I’m a scientist who believes that miracles can happen. I don’t think I’m all that unusual. I could name a lot of other scientists who believe the same thing, and from time to time they make themselves known – as in this Nature article.
First of all, what’s a miracle? Miracles are signs of God’s particular grace to his people in particular circumstances. They are events that happen in response to prayer or a desire to connect with God. Their mechanism or timing defies normal scientific reasoning, and show us something special about God’s character. I think this is a Biblical definition of a miracle – a sign; a wonder; something that shows us how amazing God is and how much he loves us. And a miracle doesn’t HAVE to defy scientific explanation – some miracles are ‘ordinary’ events with incredible timing.
Why should a scientist believe in this sort of thing? Put quite simply, if God created the universe he can do what he likes with it! We know from experience that things in the universe can often be reduced to ordered, rational principles, like the ‘law’ of gravity, the speed of light, and so on. I believe that God sustains the universe: if he wasn’t there the whole thing would disappear. And God chooses to sustain things in an orderly way – so we get seasons, patterns and the ability to do science. But is God bound by these laws? I don’t think so! Why should he be? Occasionally he chooses to act in a different way: in a way that defies scientific explanation, and the resurrection of Jesus provides a powerful example – something that all Christians believe happened.
Going back to whether a scientific explanation can be found for a miracle, I think our desire to find stories that defy scientific explanation is a symptom of our scientific culture. If you want to say anything significant these days you need some sort of scientific evidence to back it up, and Christians often buy into this. This makes it extremely tempting to spend a lot of time justifying miracles – especially miracles of healing – as events that cannot be explained scientifically, and dismissing miracles that can be explained scientifically as nothing remarkable, when something very remarkable indeed has happened – someone prayed and God acted.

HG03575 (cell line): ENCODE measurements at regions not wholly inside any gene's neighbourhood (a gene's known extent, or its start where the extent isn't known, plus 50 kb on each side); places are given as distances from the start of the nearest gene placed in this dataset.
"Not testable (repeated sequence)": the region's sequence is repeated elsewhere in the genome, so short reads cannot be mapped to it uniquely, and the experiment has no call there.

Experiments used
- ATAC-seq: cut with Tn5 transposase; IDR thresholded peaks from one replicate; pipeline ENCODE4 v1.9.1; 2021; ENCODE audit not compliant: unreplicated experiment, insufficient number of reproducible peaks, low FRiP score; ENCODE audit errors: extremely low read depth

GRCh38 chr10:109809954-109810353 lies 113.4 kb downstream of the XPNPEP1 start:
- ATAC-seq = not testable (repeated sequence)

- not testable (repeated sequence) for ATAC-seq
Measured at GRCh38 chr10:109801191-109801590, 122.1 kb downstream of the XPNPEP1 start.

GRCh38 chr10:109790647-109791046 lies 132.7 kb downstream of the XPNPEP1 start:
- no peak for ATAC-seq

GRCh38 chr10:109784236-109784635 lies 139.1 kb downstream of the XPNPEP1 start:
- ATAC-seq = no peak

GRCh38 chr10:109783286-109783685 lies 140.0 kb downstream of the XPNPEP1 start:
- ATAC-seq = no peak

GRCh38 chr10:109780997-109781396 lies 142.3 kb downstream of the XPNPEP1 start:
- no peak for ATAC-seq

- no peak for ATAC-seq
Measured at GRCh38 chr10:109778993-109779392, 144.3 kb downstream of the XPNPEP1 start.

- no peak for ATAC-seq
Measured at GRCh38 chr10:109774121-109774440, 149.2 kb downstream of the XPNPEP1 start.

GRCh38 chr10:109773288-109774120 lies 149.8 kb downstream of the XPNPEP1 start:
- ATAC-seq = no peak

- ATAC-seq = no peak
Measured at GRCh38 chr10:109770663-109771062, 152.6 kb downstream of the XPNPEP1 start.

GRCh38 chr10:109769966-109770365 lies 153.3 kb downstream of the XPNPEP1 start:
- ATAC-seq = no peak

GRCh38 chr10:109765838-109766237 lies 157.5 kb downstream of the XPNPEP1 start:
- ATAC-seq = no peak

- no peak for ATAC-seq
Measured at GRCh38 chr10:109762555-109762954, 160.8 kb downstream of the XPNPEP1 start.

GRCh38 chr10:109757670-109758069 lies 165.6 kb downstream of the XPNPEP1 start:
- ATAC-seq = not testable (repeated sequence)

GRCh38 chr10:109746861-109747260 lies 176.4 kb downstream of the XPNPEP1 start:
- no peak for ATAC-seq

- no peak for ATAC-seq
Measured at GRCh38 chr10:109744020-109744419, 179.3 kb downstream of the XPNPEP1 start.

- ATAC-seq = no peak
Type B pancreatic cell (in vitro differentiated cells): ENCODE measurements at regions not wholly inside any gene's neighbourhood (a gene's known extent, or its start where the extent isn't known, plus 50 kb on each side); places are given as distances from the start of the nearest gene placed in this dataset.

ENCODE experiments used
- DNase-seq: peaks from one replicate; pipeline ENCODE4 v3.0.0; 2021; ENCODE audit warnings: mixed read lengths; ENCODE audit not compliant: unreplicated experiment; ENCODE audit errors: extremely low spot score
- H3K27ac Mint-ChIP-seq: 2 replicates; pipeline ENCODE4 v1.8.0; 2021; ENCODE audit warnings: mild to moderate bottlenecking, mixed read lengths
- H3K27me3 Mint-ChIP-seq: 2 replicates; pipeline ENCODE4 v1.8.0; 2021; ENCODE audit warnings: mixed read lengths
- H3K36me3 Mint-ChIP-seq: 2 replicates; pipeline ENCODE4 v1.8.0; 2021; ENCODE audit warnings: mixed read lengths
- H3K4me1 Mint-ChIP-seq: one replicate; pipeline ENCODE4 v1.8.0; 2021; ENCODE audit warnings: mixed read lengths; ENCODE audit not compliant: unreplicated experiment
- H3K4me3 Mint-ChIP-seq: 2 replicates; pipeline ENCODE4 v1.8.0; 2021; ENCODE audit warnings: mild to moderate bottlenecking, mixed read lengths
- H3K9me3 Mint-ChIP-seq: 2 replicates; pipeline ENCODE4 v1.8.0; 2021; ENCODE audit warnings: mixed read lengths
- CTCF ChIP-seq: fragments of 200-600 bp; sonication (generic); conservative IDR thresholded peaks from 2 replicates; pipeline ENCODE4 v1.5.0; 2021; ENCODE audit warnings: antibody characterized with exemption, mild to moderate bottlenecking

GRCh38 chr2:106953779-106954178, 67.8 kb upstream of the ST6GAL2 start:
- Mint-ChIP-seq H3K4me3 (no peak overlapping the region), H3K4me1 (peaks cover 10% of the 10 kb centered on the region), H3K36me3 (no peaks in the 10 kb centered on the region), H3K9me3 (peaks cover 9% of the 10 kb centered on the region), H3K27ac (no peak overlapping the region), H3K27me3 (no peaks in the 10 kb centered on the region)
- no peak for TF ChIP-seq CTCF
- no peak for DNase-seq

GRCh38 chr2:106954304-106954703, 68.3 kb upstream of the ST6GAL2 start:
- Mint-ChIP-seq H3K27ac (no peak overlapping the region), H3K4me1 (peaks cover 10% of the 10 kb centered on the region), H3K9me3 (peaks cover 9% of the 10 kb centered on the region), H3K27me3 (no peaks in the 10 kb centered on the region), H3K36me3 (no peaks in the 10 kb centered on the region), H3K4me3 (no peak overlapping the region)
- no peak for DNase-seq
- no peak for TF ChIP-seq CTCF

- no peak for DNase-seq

The Bible doesn’t differentiate between miracles that defy scientific explanation (like Jesus turning water into wine) and those that don’t (like the wind blowing all night and driving the waters of the red sea back – the picture in this cartoon I think overdramatises it a little, but it was nonetheless an incredibly remarkable event that etched itself on a whole nation’s consciousness for thousands of years afterwards) – both types of event are possible, and both are ‘signs and wonders’ pointing to God’s incredible power and care for us.
More importantly, Jesus recognised that miracles alone will do nothing to convince people that God is serious about caring for us. Miracles were an important part of Jesus’ ministry, and are still important today, but some of the people who watched Jesus heal person after person were the same people who cheered for his execution. And Jesus himself said that even if someone rises from the dead people still won’t believe if they don’t want to. It’s only within the whole picture of what Jesus came to do that miracles really make sense.